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Letter: Dickensian state of schools

Posted: August 6, 2016 - 11:01pm  |  Updated: August 7, 2016 - 12:18am

Dear CNT Editor,

The current state of Richmond County and Columbia County school districts are like a quote in Charles Dickens, A Tale of Two Cities. Dickens wrote, “It was the best of times, it was the worst of times.” In a July 26, 2016 article, The Augusta Chronicle reported the Georgia Milestone end-of-course assessment results. The article stated Richmond County ranked below the state average in each of the 10 high school testing subjects. In contrast, Columbia County participated in 8 of 10 testing areas and ranked above the Georgia mean in every phase. The results were no surprise.

In addition to the dismal Georgia Milestone results, Richmond County has 20 failing schools. Richmond County School Superintendent Dr. Angela Pringle prefers to see the world through rose colored glasses. In the article, she is quoted as saying, “We are proud of the growth shown by our schools in the second year of a more rigorous assessment.” What growth? Pringle is playing the idealist card and ignoring the reality of results.

On the other hand, Columbia County Superintendent Dr. Sandra Carraway is a realist. She was quoted as saying, “In general, Columbia County school district students tend to perform in the top 10 percent of the state, and it’s always our goal to provide a great education in a safe environment.” That is why she was justified in proposing a 3 percent employee pay increase. Conversely, 20 failing schools and substandard Georgia Milestone results prove Pringle was not justified in proposing a 4 percent employee pay increase. American writer Mark Twain said, “Figures don’t lie, but liars figure.”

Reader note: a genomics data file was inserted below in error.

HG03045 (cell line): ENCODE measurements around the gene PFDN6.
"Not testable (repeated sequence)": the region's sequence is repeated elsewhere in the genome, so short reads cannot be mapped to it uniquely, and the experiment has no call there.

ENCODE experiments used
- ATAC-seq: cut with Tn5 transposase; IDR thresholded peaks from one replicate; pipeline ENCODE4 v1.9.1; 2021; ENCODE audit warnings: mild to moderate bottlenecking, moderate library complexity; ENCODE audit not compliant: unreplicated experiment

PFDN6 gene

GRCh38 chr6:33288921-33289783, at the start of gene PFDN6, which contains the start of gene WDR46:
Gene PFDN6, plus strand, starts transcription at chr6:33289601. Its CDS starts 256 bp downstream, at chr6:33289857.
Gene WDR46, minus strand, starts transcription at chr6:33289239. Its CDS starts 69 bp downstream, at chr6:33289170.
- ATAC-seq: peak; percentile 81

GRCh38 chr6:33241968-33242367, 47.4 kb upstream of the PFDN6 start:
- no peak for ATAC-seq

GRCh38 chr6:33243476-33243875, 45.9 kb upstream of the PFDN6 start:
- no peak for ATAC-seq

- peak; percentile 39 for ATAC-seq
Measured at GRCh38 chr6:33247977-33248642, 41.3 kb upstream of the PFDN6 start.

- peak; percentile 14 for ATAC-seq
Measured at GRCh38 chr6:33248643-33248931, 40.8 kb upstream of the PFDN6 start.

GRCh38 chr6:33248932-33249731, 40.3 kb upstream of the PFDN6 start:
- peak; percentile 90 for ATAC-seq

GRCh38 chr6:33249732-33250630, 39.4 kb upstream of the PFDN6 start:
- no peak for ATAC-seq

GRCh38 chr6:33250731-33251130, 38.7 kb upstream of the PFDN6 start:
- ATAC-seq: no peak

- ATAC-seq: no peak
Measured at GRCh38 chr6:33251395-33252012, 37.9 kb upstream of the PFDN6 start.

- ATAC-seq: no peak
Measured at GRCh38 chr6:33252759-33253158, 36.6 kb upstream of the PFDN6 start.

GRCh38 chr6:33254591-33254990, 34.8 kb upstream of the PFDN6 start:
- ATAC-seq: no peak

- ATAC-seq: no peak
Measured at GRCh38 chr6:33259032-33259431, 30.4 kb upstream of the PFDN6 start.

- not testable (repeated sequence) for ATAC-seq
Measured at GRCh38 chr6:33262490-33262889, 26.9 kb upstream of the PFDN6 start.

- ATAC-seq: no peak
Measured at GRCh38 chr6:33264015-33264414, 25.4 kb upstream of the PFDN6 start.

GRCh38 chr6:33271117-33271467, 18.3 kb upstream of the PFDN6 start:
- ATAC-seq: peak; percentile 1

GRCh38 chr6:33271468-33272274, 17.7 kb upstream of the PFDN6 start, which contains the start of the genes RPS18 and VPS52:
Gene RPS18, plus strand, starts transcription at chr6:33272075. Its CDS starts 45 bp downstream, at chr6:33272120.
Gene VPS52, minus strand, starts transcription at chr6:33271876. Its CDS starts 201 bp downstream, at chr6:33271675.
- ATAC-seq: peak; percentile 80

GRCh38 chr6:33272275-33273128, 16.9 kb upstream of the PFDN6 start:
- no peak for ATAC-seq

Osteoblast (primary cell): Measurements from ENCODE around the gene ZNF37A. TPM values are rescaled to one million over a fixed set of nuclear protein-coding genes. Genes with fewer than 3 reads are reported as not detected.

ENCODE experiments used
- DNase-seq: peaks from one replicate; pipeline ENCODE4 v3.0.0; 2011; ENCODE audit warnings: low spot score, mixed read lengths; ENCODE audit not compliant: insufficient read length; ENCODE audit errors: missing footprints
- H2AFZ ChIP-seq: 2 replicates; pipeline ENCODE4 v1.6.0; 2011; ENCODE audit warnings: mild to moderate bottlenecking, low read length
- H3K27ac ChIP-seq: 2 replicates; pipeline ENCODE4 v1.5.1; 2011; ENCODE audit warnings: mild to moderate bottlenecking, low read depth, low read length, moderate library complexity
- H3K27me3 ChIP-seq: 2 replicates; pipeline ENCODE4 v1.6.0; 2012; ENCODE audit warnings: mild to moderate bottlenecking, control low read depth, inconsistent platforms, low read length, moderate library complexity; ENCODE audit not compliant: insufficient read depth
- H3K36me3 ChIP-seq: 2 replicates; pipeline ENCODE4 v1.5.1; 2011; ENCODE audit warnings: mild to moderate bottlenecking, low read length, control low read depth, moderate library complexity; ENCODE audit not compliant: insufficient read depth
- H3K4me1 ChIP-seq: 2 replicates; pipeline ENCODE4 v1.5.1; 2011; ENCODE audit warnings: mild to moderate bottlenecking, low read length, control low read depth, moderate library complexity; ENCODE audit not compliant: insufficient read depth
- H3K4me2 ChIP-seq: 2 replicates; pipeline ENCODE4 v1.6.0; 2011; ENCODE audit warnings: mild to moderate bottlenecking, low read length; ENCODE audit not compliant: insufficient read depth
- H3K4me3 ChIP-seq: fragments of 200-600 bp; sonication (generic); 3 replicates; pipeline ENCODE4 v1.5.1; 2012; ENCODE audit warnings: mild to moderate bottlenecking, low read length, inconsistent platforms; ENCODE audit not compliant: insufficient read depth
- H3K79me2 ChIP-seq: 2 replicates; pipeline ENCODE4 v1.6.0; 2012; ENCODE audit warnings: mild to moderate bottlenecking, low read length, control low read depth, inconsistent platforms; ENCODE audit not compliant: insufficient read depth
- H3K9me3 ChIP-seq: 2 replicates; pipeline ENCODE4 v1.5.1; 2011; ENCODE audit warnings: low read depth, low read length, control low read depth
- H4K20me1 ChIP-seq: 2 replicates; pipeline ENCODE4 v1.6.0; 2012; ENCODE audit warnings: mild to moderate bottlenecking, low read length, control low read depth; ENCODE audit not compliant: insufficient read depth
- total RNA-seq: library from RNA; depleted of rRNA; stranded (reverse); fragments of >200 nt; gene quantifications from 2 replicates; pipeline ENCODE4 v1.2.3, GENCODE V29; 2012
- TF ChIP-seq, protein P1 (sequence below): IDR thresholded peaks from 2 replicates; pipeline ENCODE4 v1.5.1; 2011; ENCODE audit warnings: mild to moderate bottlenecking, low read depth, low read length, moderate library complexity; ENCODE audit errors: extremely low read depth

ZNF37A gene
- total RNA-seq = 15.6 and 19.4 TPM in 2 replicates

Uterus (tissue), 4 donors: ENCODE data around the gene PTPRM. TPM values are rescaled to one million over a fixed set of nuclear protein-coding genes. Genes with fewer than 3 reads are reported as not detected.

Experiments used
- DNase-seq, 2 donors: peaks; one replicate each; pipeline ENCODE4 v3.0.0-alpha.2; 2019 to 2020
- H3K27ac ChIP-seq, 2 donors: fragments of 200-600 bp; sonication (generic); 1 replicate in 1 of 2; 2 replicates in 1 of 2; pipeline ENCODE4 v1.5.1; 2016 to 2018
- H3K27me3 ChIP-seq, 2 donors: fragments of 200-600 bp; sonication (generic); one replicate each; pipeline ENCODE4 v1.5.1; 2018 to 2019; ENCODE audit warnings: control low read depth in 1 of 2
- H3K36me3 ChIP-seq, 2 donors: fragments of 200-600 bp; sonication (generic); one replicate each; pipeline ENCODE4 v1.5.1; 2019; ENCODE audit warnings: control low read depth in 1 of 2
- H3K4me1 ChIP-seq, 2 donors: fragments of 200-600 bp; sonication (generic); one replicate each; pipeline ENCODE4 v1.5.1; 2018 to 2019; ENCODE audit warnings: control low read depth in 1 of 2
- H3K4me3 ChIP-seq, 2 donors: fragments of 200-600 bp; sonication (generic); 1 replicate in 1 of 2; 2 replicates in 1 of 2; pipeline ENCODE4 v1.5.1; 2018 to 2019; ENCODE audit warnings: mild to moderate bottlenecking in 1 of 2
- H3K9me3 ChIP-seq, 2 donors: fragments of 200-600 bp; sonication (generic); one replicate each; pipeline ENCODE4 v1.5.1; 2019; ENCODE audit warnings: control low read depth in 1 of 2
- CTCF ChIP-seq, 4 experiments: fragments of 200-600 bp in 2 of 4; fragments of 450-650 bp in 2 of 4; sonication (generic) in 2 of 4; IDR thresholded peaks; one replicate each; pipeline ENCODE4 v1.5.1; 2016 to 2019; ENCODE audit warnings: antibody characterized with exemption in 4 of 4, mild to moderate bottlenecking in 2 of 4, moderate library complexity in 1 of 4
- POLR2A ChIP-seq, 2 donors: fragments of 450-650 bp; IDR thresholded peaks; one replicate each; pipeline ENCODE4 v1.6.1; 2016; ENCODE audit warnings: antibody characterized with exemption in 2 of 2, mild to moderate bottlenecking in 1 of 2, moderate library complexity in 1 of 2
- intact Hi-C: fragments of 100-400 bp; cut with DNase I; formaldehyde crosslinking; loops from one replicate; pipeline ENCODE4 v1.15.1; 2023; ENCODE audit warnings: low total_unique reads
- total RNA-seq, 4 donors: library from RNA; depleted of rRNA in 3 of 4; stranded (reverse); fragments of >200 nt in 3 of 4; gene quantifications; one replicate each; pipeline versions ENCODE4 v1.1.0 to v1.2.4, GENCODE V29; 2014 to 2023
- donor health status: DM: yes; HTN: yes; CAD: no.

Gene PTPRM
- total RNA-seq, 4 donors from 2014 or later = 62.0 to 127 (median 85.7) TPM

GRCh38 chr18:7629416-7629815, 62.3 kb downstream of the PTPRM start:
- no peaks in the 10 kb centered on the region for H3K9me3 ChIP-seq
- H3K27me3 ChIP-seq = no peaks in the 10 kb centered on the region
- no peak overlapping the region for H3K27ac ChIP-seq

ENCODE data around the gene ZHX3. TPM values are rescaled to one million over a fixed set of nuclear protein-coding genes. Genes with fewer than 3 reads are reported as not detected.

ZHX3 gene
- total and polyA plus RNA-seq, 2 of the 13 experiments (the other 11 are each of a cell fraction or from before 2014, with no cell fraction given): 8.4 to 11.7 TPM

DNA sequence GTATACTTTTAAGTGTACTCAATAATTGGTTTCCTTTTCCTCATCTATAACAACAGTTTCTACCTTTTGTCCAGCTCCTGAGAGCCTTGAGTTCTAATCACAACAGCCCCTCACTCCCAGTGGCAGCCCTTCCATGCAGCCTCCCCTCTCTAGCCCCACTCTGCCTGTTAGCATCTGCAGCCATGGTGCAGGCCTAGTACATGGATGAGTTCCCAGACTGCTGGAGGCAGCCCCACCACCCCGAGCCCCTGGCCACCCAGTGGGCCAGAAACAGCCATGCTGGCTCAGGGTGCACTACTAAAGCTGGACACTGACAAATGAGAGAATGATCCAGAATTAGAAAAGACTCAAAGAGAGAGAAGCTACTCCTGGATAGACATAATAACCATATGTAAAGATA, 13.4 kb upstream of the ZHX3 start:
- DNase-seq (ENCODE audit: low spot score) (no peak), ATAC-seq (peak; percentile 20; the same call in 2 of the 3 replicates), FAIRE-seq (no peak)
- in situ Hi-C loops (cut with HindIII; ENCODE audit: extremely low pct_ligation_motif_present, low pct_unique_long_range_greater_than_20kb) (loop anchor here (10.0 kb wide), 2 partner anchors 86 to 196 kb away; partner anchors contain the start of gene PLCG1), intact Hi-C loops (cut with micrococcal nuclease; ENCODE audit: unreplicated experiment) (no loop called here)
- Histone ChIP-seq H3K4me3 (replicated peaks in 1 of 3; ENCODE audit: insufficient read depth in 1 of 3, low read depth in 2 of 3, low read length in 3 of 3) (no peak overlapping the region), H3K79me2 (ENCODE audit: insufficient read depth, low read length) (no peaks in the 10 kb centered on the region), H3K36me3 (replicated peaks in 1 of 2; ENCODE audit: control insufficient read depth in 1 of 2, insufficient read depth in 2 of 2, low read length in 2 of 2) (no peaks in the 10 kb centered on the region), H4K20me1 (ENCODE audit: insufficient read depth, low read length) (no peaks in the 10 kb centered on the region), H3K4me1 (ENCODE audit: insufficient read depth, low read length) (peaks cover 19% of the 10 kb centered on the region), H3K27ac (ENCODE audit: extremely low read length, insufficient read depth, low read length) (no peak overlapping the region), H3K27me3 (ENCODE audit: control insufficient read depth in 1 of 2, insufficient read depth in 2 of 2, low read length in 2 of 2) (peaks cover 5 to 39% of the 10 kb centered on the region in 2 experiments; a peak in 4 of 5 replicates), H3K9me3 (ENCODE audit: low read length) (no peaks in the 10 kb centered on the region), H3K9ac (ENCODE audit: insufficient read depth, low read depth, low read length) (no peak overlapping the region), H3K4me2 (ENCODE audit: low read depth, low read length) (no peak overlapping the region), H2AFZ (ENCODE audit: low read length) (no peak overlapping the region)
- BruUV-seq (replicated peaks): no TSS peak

Kevin Palmer, Martinez

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Comments (1)


Has Nothing To Do With Schools Or Administration

Truthfully, the Columbia County School System deserves little credit and the Richmond County one deserves little criticism. It is not the school buildings, curriculum, teachers or administration that determine the success of a school district. It is also not a racial issue. It is the families composing the district. Switch the county superintendents and you will have the same results you have now.

I can always predict a superior district if I know the income of the families in that district. Wealthier families have more stability, resources and ambition for their children's education. Poor, often single parent, families don't. It is no more evident than with out tale of two counties.